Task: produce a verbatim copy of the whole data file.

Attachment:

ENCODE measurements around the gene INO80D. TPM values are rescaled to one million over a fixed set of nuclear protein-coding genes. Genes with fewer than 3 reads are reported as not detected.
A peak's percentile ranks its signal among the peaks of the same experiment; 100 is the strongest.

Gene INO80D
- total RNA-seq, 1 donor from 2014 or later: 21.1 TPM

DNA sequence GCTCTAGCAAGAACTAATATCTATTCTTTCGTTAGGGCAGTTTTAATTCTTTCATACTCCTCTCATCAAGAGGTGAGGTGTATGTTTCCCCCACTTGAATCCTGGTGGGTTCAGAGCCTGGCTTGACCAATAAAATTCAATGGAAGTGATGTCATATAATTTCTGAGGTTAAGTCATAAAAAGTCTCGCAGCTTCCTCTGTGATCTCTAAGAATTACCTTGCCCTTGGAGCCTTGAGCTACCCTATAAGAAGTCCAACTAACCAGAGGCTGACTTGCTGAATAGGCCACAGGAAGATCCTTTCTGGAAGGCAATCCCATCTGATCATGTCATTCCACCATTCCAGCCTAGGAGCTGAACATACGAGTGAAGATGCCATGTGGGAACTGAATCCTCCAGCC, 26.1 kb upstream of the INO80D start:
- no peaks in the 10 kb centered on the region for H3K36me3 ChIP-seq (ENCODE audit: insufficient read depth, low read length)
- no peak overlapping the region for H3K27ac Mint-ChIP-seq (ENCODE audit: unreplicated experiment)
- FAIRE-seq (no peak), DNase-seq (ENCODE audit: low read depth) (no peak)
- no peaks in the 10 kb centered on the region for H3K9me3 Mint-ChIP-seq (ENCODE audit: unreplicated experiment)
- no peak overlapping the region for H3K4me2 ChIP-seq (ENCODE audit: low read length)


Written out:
ENCODE measurements around the gene INO80D. TPM values are rescaled to one million over a fixed set of nuclear protein-coding genes. Genes with fewer than 3 reads are reported as not detected.
A peak's percentile ranks its signal among the peaks of the same experiment; 100 is the strongest.

Gene INO80D
- total RNA-seq, 1 donor from 2014 or later: 21.1 TPM

DNA sequence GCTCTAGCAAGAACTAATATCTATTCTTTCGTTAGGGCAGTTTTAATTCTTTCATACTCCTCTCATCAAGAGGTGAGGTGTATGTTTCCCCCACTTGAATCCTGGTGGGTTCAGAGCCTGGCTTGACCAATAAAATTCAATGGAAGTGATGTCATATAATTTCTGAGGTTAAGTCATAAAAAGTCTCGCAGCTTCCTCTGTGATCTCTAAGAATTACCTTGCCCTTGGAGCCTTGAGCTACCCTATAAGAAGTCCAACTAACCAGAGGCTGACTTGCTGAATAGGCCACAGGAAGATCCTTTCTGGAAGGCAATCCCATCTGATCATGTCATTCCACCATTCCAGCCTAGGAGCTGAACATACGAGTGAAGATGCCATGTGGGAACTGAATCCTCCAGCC, 26.1 kb upstream of the INO80D start:
- no peaks in the 10 kb centered on the region for H3K36me3 ChIP-seq (ENCODE audit: insufficient read depth, low read length)
- no peak overlapping the region for H3K27ac Mint-ChIP-seq (ENCODE audit: unreplicated experiment)
- FAIRE-seq (no peak), DNase-seq (ENCODE audit: low read depth) (no peak)
- no peaks in the 10 kb centered on the region for H3K9me3 Mint-ChIP-seq (ENCODE audit: unreplicated experiment)
- no peak overlapping the region for H3K4me2 ChIP-seq (ENCODE audit: low read length)